“From ghoulies and ghosties and long leggedy beasties and things that go bump in the night, good Lord, deliver us!” That traditional prayer was one way that Scottish people dealt with frightening evenings, such as Halloween.
Over the past several years however, you have probably noticed that Halloween has totally morphed. Once, it was the single day when children would race home from school and change into some kind of fantasy character or a monster, with the task of collecting candy and cash from “unsuspecting” neighbors. At least, that is how I remember the day.
What we have now, however, is something more along the lines of a “Halloween season.” Have you sent out your Halloween cards yet? Halloween is second only to Christmas for holiday spending! As if children did not have enough concerns, now they must also pay close attention to getting the right costume; no more torn T-shirts and cheap makeup! No simple jack-o-lanterns, either. People buy patterns in order to carve headless horsemen or other scary scenes into their pumpkins. Trees are festooned with dangling plastic goblins or jack-o-lanterns, and front yards display spooky gravesites dripping with cobwebs. Doors and windows have whole tableaux populated by ghosts and skeletons, and of course, there are many witches.
Witches are reputed to be terrible individuals who try to do frightening things to children, both in fairy tales and in the Land of Oz.
In the world of horticulture, witches can be no less terrifying. Fortunately, while many of the plants that have “witch” in their names are indeed villainous, there are a number of good ones worth mentioning.
Among these “good witches” is witch hazel (Hamamelis) a yellow-flowered shrub that produces a refreshing astringent. Unfortunately, it does not grow well in alkaline, salty, dry soils, so it is not a great choice for Nevada landscapes. An orchid found in North Carolina (Ponthieva racemosa) is known as “hairy shadow witch” but again, it is not ideal for our challenging climate. Witch alder (whose proper name is Fothergilla gardenii) is a pretty shrub that might survive here, but this cousin of witch hazel also prefers rich, well-drained, acid soils.
Hylotelephium telephium, which you might refer to as “witch’s moneybags”, is an attractive succulent that could probably grow in this region. Even foxglove, the medicinal garden plant, was once called “witches bells”. There is a climbing floribunda rose called “Witching Hour” that might be worth trying. It has purple petals that meet at a white center.
Aside from these, and perhaps a couple of other “good witches”, quite a few plants containing the word “witch” in the name are unwelcome, and many of them do indeed survive in the desert Southwest.
Some witch plants are grasses. Two members of the genus Panicum are “witch grass” (P. capillare) and “western witch grass” (P. dichotomiflorum). Even the noxious weed we commonly call “quack grass” or “couch grass” (Agropyron repens) is sometimes known as witch grass. Here is another good reason not to use common names if we have a choice; using proper names can lessen confusion.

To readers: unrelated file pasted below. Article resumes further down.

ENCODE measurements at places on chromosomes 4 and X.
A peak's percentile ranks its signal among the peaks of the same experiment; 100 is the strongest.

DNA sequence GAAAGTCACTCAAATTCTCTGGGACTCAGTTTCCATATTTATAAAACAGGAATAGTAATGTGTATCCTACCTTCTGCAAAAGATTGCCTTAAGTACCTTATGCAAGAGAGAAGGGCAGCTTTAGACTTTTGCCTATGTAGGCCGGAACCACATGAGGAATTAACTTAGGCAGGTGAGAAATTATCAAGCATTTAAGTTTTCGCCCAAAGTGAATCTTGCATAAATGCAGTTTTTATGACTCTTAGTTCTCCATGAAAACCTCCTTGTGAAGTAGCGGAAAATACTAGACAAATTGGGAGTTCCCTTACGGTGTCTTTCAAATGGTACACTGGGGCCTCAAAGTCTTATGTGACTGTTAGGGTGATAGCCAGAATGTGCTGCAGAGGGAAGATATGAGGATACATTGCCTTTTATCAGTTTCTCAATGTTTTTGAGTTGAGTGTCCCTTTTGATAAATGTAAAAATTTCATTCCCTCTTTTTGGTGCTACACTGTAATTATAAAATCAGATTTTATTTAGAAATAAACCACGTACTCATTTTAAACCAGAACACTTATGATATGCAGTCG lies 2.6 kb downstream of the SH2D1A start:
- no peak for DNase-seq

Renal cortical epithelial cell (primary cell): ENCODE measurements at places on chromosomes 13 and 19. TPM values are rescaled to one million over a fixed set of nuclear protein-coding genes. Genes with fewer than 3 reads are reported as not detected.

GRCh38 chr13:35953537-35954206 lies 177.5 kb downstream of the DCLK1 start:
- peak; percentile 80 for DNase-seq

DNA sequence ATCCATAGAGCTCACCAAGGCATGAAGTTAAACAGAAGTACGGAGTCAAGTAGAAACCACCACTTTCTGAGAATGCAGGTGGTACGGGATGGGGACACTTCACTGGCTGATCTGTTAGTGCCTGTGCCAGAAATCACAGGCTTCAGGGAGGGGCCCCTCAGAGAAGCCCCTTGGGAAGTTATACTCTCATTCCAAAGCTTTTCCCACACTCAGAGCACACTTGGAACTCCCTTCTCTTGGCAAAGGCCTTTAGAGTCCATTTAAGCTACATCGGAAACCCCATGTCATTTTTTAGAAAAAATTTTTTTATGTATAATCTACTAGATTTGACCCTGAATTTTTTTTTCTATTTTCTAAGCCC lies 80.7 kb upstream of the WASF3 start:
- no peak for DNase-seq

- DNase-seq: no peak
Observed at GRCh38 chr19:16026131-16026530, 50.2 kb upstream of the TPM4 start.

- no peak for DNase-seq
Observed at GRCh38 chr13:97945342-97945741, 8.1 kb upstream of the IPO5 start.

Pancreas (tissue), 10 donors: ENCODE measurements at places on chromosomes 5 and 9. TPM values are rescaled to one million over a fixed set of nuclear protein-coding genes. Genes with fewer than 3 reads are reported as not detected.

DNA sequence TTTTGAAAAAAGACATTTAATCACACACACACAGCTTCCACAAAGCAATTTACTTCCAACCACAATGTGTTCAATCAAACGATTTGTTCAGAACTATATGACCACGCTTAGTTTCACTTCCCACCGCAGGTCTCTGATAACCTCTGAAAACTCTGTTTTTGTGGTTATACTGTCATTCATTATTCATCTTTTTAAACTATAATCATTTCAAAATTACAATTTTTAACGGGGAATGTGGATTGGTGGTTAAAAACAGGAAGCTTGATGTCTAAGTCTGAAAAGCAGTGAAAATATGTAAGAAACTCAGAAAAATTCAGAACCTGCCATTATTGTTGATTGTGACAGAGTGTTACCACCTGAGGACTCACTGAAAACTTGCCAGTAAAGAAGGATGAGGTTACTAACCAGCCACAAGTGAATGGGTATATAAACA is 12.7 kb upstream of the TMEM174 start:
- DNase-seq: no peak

We tend to think of witchy things as not being very attractive. Consider the “Wicked Witch of the West”, an unappealing character. That is not necessarily the case. The invasive plant St. John’s wort (Hypericum perforatum) was known as Witch Herb or Devil’s Scourge in English folklore, and witches reportedly used it when they were casting spells! More recently, its attractive yellow flowers have been an herbal treatment for depression. In parts of the world, including the eastern US, grows a genus of root parasites known as “witchweed” (Striga). These are truly bad plants; by sucking out the nutrients of their hosts, these pests devastate desirable plants. Indeed, parasitic plants like this one can be attractive, but that makes them perhaps even more terrible, since we hesitate to remove them.
The Mojave’s difficult climate does not prevent the parasitic plant dodder (Cuscuta spp.), from wreaking havoc. Anyone who has seen something that looks like a tangled mass of orange or yellow string sitting atop wild plants has seen dodder. Some people know this freeloader as “witch’s hair,” and others call it “witch’s shoelaces.”
There is something known as “witch’s broom.” This is not a plant, but actually a phenomenon. When certain parasitic plants (or other organisms) land on a limb, it can cause the plant to respond by wildly producing masses of twigs and foliage. The resulting cluster can look like the business end of an old broom. This is very common on evergreens in this region, but you can also find it on acacia and mesquite. Producing all that extra growth without getting any of the benefit really weakens a plant.
There are many witches out there. Enjoy Halloween, but you might not want to bring most of these witch plants into your garden.
Email Angela O’Callaghan, Social Horticulture Specialist, or call at 702-257-5581.